OSCE Time

OSCEs are a stressful time, it can feel like you’re entering into a pit of the unknown and you need to know everything about medicine to get through it. Hopefully I can help you to feel a bit more prepared for the upcoming situation. I’ve asked Medics in my own year and years below, as well as Doctors about what they want to know or wished they knew before their OSCEs and these are the top recurring tips they gave to prepare for them. Let’s get straight to them!


Preparing for OSCE


Knowledge

Clinical OSCEs can be daunting and feel overwhelming because of the combination of knowledge you’ve accumulated with being in placement and additional university-provided scenarios/theme case discussions.

Clinical environments are amazing for building confidence, becoming comfortable and applying knowledge. However, many students found that clinical placements can also expose you to uncommon conditions especially if working in a tertiary care centre and make them seem common. This can get overwhelming and feel like you need to cover everything. What everyone says and what you will see is that OSCEs will include only the most common and emergency conditions. So, it’s best to understand them (signs, symptoms, demographics), be able to explain them and know the gold standard investigation and treatment. Often university provided content will highlight the common conditions.


RED FLAGS, RED FLAGS, RED FLAGS. Know your red flags and referral criteria. Remember to cover red flag questions even if you feel like the diagnosis is straightforward. It needs to be done, it shows you haven’t got tunnel vision and will pick up on more serious conditions that could be disguised. Referral criteria is understanding which signs/symptoms require a two-week review. Systems reviews are important but often there isn’t much time to cover it, but it’s amazing if you do. Squeezing in a systems review is super important when a patient presents with red flag symptoms to highlight any metastasis.


Practice

OSCEs are best practiced in groups. Unlike other exams such as MCQs, OSCEs are practical, and you need to work with other people. Practicing in groups helps build confidence, allows you to work on time management and work on wording. Also, examinations can be practiced in a group setting. Practice does not have to be with other medics. Non-medics are good practice because they emulate actual patients, and often medics can speed the examination/consultation along. It can be daunting doing scenarios in groups, but the feedback is really helpful but also the good things that you don’t notice are highlighted.


Start practicing examinations early. I know this is something everyone says but cramming examinations in the last days can be stressful. Examinations should look natural, stopping and starting will show that your examinations were learnt last minute. Starting early will help with confidence and flow. This sounds obvious but know what signs you’re looking for and multiple causes (always have 3 causes, rule of 3). Causes of signs are very common OSCE questions. Be natural with the patient and speak to them where possible when examining or on the other hand let them know that you’re going to go quiet i.e., while auscultating. A great website to use for scenarios is Medisense Casebank.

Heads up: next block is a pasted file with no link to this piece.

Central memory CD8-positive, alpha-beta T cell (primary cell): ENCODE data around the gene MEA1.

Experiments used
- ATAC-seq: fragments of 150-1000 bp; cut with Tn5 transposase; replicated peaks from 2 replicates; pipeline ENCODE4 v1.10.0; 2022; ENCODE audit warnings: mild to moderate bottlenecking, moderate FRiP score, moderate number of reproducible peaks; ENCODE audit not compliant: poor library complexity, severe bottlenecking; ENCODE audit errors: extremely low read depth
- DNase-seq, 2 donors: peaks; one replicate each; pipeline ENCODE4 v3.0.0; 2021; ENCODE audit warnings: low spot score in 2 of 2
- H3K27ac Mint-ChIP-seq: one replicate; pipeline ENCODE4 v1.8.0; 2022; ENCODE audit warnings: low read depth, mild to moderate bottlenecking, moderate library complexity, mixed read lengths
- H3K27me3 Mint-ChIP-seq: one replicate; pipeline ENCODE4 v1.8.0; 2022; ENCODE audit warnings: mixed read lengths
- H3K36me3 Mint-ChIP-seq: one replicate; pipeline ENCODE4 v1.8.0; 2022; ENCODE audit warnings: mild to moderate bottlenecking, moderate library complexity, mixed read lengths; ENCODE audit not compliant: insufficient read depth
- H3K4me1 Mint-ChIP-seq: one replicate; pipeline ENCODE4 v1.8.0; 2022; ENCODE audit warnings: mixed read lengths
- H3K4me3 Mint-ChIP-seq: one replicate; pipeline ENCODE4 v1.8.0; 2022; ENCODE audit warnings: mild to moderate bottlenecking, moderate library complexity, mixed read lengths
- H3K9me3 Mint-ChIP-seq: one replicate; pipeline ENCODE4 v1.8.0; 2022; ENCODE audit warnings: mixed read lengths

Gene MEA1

During OSCE


Always ICE (ideas, concerns and expectations of the patient). I know it feels really annoying to fit ICE into your limited time. But it is really important and try to get it out as soon as possible. It shows that you’re addressing what the patient is truly concerned about and taking a holistic approach. We can get caught up in asking questions to come to a diagnosis as that feels like the most important thing to do. However, the most important thing is the patient's concern. It’s the basics, don’t overlook it.


Confidence is almost as important as knowledge. Patients and examiners want to see doctors that are confident. Unsureness invites extra questions and can make the patient lose assurance of your ability. Tips on appearing confident are remembering to smile (when appropriate), controlling facial expressions when confused and maintaining eye contact. Often, we can have mind blanks which can really knock your confidence so having something to fill the blank is helpful. Three very useful blank fillers are: to summarise what you know so far; to ICE the patient or do a Systems review. These three things will inspire new questions or remind you of something missed. I know being confident is easier said than done. This is where practice examinations and consultations will come in handy. We all get nervous, but practicing will show you that you are perfectly capable, and this is just another consultation, something you’ve done multiple times before.


Lastly, not knowing something: Don’t get externally worried/flustered if there’s something you don’t know. You are not expected to know the entirety of medicine. It comes down to how you deal with the situation. For example, with a patient you can tell them that it's something you can look into for them, ask about their concerns around this and continue the consultation. With an examiner, if unsure about the exact diagnosis/answer you can present the main symptoms and present your differentials. This shows your thought process and that you’ve picked up the important things from your consultation and often the condition is in the differentials.


I hope this helps. All I can say is don’t get stuck in the nitty gritty, common things are common. Remember to ICE, red flags and practice, practice, practice.


Written by: Akashaa Rebab


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